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Norman Bethune: 'The horns of a dilemma'

In China, he's been a national hero since his death in 1939. But in his birthplace of Canada Dr. Norman Bethune was virtually unknown until the 1970s. His communist beliefs and unorthodox personality made him a controversial figure in Canada. His medical accomplishments, however, are irrefutable. Bethune cared for the wounded in wartorn Spain and China, and in the process revolutionized military medicine.

"I'm caught in the horns of a dilemma," says Rev. John Houston on CBC's As It Happens. He loves his house in Gravenhurst, Ont. His family doesn't really want to move. But the crowds of visitors are starting to disrupt his home's "family atmosphere."
Rev. Houston lives in the house where Norman Bethune was born. It used to be a quiet spot, but after Canada recognized the People's Republic of China in 1970, people have been flocking to see Bethune's birthplace.

"One couple even followed my kids into the house," says Houston, explaining that many people - especially visitors from China - assume his house is a Bethune museum. They're always apologetic when they realize it's a family house, and Houston is very good-natured about the whole thing. But it's definitely time to move. 
. In 1973, Rev. Houston's church (Trinity United Church) sold the house to the federal government for approximately $60,000. This was a year after the Ontario government had erected a plaque to Bethune outside of the house.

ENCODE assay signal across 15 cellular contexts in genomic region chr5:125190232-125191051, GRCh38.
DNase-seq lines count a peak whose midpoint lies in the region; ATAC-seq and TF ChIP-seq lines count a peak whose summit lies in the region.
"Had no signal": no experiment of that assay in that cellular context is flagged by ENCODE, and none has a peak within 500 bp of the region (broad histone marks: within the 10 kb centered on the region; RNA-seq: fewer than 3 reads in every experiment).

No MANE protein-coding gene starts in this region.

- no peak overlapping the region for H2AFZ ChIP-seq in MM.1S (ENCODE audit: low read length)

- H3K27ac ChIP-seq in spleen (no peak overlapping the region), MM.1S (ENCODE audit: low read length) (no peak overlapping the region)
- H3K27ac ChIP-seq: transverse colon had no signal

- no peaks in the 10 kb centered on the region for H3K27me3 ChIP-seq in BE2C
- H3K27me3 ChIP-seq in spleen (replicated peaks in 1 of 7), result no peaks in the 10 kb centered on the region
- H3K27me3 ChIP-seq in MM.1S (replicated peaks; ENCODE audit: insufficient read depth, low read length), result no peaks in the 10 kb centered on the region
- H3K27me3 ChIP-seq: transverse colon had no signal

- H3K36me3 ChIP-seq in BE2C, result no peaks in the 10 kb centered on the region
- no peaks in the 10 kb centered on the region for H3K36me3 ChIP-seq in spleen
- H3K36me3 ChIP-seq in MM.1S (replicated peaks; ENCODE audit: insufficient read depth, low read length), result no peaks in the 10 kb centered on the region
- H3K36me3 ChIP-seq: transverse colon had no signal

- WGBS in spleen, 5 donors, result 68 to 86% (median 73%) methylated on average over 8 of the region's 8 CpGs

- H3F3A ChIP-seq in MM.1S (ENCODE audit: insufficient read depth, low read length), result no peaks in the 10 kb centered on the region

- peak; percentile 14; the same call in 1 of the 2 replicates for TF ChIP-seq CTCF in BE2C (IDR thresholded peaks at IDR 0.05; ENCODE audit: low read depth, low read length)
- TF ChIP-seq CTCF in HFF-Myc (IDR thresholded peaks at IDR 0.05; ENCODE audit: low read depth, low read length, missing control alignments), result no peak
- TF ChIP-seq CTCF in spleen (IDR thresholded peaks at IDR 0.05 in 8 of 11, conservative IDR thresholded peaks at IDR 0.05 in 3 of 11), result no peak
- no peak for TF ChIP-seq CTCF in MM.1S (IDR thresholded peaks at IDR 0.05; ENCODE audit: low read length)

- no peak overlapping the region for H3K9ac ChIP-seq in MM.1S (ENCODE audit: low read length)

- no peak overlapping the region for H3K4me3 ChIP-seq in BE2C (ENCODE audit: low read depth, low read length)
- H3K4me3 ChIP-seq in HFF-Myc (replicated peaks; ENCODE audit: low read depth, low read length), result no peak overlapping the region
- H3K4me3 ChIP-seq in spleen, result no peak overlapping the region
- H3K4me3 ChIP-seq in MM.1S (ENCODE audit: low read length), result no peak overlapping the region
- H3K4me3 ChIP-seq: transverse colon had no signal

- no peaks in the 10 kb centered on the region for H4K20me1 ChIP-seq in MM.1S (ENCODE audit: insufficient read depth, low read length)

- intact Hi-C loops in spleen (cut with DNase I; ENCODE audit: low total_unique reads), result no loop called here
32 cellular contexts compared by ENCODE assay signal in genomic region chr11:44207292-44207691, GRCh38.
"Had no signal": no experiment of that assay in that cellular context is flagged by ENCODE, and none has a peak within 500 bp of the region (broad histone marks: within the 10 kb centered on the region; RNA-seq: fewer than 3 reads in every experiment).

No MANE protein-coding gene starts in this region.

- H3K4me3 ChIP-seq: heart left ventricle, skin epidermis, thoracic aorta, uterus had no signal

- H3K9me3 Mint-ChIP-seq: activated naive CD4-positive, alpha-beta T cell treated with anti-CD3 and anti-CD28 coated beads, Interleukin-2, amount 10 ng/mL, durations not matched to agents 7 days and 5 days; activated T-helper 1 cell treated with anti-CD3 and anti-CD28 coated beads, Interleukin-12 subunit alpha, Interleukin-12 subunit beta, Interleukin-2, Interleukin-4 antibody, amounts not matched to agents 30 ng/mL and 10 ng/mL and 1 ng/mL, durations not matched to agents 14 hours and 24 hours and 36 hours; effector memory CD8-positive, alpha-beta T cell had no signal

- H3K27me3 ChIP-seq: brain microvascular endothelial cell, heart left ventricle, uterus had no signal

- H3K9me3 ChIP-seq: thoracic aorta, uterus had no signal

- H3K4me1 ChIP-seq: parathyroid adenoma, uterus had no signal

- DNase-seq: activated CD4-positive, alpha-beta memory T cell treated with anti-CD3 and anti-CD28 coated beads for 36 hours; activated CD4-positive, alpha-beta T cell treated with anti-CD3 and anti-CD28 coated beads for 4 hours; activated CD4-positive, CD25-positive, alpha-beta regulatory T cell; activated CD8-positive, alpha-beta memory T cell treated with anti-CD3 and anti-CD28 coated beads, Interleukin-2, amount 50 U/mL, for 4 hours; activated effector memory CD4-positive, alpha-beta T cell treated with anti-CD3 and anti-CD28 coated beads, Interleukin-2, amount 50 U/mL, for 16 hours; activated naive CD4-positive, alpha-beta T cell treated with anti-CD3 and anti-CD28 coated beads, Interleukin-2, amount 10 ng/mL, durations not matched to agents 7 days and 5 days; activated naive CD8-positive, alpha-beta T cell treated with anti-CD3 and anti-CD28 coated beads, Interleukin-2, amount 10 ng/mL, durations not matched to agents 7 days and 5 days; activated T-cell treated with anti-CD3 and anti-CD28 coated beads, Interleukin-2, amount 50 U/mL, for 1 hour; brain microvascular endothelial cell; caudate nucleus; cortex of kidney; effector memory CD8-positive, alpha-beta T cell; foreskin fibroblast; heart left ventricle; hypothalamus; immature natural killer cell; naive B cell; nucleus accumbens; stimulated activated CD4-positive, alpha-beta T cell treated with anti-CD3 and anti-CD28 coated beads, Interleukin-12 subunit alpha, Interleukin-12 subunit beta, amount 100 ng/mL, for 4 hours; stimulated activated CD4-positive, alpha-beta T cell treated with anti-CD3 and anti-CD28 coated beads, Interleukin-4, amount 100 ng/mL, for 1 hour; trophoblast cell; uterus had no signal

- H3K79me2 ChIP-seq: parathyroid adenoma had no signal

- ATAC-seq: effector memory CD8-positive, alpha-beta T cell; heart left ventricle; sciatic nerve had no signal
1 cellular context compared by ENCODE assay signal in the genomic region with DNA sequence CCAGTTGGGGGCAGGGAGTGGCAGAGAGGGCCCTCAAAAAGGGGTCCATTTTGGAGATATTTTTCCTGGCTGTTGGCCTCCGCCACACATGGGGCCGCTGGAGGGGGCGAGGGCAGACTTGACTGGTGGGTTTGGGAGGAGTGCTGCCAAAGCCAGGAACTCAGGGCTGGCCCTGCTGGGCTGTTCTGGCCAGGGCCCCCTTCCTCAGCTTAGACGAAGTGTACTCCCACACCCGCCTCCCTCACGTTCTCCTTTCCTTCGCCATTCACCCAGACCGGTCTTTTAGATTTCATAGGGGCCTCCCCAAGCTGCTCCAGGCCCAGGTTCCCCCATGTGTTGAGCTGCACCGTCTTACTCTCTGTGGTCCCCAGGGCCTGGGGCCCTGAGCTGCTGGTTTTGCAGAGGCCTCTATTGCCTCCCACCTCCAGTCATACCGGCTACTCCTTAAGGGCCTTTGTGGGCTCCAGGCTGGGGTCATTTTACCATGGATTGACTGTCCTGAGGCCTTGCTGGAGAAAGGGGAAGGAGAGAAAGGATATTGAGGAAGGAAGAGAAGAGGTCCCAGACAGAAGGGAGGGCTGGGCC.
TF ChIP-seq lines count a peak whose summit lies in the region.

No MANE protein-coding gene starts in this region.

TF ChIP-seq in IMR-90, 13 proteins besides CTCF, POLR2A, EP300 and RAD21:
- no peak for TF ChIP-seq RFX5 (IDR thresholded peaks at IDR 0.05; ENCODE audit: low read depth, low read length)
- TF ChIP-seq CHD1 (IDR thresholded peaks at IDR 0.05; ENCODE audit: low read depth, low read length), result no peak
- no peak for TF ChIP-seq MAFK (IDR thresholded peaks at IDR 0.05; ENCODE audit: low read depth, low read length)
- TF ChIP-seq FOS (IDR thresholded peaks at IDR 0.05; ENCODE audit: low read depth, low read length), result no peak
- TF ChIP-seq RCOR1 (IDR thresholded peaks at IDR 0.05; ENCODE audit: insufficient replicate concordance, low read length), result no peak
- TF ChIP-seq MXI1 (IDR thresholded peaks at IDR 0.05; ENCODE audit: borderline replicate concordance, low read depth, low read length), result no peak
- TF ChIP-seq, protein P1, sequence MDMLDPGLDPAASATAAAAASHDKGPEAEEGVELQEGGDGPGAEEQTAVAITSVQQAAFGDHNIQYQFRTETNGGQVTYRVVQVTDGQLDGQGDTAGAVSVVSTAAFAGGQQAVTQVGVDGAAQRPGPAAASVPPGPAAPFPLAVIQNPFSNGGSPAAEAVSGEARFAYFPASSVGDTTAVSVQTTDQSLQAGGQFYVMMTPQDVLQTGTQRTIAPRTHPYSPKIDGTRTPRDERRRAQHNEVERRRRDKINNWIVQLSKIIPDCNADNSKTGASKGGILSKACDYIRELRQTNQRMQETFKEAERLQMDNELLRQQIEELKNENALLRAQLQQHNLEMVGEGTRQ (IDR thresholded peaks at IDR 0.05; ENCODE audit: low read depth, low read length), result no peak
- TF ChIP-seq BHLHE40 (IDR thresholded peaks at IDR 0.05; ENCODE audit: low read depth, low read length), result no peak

. The federal government spent three years restoring and redecorating the building in order to turn it into a Bethune museum. On Aug. 30, 1976, the Bethune Memorial House was opened to the public as a national historic site. Parks Canada operates the museum.

. An average of 12,000 people visit the Bethune Memorial House each year (2004). According to a spokesperson for the museum, about 75 per cent of visitors are people of Chinese origin.
. The main floor and master bedroom have been decorated in the 1890s style (to reflect the time period in which Bethune lived there), and the rest of the second floor contains an exhibit on the life and career of Bethune. The staff provides guided tours.

. In 2000, the town of Gravenhurst erected a two-metre bronze statue of Bethune in the heart of the town. Gravenhurst also named a street, Bethune Drive, after its hometown hero.
. Other Bethune memorials in Canada include a statue in Montreal, given to Canada in 1978 by the Chinese government, and Bethune College at Toronto's York University. York's administration named the college after Dr. Bethune in 1972.
Medium: Radio
Program: As It Happens
Broadcast Date: Sept. 17, 1973
Guest(s): John Houston
Host: Harry Brown
Duration: 5:46

Last updated: February 10, 2012

Page consulted on December 5, 2013

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